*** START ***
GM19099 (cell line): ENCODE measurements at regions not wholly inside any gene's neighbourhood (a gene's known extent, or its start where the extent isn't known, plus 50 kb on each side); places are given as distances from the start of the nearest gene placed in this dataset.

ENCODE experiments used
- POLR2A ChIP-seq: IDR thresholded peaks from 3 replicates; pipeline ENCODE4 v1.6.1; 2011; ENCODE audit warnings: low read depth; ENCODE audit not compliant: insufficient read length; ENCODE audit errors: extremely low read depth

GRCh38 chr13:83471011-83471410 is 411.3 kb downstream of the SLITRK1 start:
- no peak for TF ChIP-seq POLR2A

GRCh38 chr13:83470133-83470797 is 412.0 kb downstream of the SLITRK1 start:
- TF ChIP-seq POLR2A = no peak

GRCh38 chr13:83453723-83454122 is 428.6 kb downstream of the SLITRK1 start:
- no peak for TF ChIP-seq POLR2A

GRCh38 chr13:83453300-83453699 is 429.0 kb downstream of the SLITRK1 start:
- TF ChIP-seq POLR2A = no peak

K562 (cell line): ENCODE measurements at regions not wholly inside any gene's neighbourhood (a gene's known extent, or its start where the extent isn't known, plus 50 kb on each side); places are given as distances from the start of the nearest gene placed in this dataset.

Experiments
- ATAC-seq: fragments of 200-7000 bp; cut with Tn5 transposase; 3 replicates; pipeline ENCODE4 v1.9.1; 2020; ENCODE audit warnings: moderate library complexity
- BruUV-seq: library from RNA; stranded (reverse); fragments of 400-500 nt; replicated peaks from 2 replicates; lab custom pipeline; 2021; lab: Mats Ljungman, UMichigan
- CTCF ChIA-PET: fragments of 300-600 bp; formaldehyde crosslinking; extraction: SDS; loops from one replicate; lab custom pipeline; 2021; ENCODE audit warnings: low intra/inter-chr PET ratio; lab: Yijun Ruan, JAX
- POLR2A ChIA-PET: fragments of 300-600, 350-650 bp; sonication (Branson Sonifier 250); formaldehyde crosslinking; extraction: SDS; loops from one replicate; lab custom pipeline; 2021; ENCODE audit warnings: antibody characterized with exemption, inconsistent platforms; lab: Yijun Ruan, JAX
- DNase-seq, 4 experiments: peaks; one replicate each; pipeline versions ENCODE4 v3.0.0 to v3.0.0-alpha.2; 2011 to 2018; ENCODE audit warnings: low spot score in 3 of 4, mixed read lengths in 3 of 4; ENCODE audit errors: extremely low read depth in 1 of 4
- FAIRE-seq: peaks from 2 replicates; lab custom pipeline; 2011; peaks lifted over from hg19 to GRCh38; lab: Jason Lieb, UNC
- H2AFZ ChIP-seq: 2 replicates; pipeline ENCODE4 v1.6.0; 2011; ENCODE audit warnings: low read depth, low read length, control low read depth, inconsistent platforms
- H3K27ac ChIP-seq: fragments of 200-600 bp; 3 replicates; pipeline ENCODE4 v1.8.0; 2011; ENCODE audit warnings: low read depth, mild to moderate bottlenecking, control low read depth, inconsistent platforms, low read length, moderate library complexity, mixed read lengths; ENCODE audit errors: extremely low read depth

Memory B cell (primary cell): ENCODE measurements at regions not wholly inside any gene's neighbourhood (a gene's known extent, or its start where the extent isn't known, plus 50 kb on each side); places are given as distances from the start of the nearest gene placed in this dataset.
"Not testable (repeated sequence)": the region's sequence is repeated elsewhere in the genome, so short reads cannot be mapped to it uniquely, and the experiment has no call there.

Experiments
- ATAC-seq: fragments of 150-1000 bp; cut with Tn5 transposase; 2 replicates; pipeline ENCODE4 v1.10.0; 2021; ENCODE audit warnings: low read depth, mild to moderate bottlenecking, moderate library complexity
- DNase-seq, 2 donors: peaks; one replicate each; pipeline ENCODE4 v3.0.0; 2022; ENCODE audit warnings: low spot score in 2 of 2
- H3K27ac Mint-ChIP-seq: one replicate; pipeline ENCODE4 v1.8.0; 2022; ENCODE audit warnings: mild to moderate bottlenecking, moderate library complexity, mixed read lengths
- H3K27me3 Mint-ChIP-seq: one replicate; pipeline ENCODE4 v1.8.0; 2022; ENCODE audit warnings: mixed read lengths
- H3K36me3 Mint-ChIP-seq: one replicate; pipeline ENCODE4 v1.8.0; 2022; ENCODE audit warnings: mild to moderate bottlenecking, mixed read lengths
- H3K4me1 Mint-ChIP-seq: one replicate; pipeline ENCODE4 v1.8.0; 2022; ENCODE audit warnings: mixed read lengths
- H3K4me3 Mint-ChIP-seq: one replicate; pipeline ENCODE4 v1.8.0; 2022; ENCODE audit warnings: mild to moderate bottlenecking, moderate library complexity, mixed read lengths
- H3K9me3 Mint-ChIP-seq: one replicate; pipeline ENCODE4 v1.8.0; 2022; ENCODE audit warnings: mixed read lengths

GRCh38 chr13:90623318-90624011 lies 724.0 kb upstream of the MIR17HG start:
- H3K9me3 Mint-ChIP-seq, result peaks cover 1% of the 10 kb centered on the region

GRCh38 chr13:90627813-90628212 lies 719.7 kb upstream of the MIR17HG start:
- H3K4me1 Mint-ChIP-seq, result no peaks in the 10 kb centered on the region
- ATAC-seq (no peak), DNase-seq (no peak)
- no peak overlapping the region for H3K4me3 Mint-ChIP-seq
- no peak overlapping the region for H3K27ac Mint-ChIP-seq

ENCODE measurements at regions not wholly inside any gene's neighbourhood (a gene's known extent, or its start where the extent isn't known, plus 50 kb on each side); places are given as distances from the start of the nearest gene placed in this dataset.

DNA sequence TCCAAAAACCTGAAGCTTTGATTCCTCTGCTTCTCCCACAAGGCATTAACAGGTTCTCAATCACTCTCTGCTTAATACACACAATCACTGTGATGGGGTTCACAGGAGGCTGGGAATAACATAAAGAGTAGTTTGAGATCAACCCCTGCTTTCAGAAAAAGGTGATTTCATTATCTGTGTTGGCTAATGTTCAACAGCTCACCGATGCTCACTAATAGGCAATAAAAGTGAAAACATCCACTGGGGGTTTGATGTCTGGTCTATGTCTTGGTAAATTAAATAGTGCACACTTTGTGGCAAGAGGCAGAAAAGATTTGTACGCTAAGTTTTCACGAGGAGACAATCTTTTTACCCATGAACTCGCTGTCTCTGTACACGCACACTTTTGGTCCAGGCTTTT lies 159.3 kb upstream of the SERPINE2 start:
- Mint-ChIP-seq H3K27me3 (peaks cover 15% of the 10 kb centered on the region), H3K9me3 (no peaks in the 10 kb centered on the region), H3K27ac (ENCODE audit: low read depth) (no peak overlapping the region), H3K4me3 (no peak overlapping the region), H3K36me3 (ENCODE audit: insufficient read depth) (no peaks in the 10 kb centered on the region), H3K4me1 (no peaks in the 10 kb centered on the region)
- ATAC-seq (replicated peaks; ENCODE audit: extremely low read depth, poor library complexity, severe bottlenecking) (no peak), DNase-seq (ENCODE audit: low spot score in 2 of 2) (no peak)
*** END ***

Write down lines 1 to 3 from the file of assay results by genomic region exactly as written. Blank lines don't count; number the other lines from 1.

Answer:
GM19099 (cell line): ENCODE measurements at regions not wholly inside any gene's neighbourhood (a gene's known extent, or its start where the extent isn't known, plus 50 kb on each side); places are given as distances from the start of the nearest gene placed in this dataset.

ENCODE experiments used
- POLR2A ChIP-seq: IDR thresholded peaks from 3 replicates; pipeline ENCODE4 v1.6.1; 2011; ENCODE audit warnings: low read depth; ENCODE audit not compliant: insufficient read length; ENCODE audit errors: extremely low read depth